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Using a Computational Galvanic Model in a Fracture Mechanics Framework to Improve Material Degradation Prediction 

By Thomas Curtin, Robert Adey, Andres Peratta, John Baynham

Although computational methods have been separately developed to predict corrosion and fatigue crack growth rates for metallic structures, challenges remain in implementing a methodology that considers the combined effects.  In this work the output from a galvanic model is used to determine the spatial distribution of corrosion damage; providing a guide for the location of discrete corrosion damage features that can be analyzed using stress fields from structural models.

In order to build confidence in this approach the galvanic models are validated by comparing predicted results to surface damage measurements from test specimens subject to ambient atmospheric exposure.  There was good comparison between the predicted spatial distribution of corrosion damage and the measured surface damage profiles obtained from the galvanic test specimens.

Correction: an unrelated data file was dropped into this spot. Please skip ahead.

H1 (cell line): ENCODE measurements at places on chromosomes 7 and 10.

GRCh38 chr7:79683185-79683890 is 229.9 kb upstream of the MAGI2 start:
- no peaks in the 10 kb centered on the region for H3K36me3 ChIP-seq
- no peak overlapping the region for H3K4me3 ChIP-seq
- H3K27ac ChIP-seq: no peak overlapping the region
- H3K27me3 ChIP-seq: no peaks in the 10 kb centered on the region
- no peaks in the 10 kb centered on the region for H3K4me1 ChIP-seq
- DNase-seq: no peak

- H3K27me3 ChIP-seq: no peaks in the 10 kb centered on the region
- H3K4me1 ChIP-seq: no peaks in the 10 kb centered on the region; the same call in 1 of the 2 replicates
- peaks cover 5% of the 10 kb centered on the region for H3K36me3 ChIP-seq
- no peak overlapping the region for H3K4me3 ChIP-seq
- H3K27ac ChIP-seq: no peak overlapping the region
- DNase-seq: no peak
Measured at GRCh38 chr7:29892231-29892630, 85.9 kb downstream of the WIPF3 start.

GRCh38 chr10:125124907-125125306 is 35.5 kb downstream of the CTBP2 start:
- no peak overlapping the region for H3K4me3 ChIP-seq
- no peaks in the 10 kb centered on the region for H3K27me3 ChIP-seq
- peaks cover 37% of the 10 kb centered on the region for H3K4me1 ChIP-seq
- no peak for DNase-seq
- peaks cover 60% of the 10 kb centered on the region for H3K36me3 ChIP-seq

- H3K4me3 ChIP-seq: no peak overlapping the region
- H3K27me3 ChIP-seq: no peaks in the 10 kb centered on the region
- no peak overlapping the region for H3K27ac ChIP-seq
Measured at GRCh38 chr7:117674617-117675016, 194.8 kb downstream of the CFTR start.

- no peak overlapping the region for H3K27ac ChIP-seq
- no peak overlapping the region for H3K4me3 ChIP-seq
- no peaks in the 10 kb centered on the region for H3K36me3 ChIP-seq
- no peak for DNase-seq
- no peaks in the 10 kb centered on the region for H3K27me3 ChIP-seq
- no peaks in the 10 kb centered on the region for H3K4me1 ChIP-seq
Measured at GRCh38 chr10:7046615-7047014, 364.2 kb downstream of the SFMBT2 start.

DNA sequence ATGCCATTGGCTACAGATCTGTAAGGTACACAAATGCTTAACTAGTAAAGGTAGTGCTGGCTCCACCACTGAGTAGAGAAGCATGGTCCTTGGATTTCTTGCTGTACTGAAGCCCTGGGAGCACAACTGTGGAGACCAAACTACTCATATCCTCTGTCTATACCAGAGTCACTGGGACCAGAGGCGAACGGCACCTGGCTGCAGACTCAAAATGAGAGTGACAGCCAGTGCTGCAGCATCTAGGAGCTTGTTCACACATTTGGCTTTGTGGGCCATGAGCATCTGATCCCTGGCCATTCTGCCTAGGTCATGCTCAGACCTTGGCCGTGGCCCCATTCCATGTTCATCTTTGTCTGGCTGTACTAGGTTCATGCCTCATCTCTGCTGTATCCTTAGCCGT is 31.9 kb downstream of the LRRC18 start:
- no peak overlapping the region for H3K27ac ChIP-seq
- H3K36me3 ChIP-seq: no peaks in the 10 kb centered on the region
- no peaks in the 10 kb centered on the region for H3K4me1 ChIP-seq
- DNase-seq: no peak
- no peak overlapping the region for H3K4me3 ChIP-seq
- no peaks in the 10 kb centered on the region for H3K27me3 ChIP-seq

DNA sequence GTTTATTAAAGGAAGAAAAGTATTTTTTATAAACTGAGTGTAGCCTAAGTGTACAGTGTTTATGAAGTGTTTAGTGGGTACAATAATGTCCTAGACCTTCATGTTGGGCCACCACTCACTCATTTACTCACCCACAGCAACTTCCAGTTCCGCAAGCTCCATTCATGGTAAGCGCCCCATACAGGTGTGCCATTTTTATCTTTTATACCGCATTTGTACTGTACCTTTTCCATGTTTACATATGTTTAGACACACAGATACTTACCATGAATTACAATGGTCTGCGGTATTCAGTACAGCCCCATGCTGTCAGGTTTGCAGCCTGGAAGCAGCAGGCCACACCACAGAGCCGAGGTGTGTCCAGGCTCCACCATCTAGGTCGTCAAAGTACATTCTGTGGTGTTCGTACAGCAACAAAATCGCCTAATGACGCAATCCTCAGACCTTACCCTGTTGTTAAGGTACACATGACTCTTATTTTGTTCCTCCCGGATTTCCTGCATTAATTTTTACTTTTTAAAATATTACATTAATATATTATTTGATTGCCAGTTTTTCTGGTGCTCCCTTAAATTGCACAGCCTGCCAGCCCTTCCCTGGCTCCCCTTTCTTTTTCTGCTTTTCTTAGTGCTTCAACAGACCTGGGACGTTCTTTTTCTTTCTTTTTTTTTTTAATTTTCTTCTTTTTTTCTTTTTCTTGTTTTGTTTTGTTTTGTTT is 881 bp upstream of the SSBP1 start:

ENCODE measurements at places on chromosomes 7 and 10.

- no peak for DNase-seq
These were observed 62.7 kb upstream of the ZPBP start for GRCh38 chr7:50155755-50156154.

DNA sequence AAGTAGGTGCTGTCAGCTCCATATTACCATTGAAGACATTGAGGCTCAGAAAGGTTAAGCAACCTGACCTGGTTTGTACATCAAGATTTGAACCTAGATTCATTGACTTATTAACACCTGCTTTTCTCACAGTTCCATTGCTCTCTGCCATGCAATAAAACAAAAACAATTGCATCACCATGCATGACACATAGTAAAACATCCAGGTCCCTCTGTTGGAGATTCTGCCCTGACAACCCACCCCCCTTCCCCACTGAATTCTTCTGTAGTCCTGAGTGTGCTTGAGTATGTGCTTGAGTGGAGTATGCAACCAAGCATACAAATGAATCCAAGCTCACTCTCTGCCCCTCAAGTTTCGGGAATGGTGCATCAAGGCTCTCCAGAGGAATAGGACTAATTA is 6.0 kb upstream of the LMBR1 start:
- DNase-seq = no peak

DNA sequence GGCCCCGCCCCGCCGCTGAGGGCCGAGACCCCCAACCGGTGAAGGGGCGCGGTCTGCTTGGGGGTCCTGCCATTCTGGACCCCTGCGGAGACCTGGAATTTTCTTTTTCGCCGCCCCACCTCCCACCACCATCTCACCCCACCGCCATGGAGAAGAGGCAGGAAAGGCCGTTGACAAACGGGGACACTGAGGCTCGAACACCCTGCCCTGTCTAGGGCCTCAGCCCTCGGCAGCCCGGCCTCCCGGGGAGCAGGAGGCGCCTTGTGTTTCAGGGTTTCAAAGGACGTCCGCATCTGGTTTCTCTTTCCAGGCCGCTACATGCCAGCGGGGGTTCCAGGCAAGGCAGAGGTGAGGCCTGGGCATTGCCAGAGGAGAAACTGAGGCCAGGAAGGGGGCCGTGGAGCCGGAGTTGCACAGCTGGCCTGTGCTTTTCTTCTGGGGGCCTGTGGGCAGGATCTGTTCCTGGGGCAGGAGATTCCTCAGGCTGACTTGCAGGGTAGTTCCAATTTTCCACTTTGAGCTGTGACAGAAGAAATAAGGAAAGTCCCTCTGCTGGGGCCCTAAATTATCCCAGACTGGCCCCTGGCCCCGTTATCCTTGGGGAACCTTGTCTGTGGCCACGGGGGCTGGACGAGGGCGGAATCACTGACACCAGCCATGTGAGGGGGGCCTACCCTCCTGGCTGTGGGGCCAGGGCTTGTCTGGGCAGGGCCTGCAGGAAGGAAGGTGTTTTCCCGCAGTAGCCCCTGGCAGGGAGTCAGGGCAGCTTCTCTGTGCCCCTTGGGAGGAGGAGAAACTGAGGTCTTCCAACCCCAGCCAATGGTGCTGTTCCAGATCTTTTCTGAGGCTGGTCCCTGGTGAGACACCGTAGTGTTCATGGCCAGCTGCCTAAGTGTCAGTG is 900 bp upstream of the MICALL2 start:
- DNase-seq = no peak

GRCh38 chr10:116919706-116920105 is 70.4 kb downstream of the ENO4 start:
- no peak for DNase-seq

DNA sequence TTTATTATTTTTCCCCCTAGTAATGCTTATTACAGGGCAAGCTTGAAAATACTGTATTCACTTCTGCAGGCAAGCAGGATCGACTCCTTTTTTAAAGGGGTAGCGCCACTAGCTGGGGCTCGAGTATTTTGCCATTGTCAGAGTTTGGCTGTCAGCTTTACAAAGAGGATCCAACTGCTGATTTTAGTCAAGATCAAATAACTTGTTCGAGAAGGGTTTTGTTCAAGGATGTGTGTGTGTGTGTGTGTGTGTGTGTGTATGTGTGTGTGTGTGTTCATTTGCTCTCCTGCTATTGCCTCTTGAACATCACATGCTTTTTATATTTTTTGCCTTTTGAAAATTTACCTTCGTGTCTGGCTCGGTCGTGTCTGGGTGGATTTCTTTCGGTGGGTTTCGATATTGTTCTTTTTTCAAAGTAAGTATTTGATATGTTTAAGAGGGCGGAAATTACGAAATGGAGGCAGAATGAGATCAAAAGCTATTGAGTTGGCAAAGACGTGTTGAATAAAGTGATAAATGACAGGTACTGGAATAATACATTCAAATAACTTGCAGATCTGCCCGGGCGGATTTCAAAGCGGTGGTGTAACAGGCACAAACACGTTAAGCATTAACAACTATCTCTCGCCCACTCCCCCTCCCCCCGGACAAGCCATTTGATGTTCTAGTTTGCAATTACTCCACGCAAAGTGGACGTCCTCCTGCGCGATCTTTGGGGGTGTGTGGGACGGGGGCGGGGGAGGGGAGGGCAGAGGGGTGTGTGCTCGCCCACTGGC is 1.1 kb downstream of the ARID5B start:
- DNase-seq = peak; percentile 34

Following this exercise novel computational corrosion damage features were developed to represent simplified crack shapes emanating from corrosion pits. Stress intensity factors (SIF) for these newly developed hybrid pit-crack features were determined and these solutions compared to cases where the pit is assumed to be an equivalent crack.  The impact of the local, cavity induced stress field, on the SIF solutions is discussed.

Building on these findings a fatigue crack growth simulation was performed using an initial flaw emanating from a hemispherical cavity (corrosion pit) located at the edge of hole in a plate. A reasonable comparison of the predicted number of crack growth cycles to available experimental test results was achieved.

Predicted corrosion penetration

Crack growth progression for initial corner flaw growing from a pit

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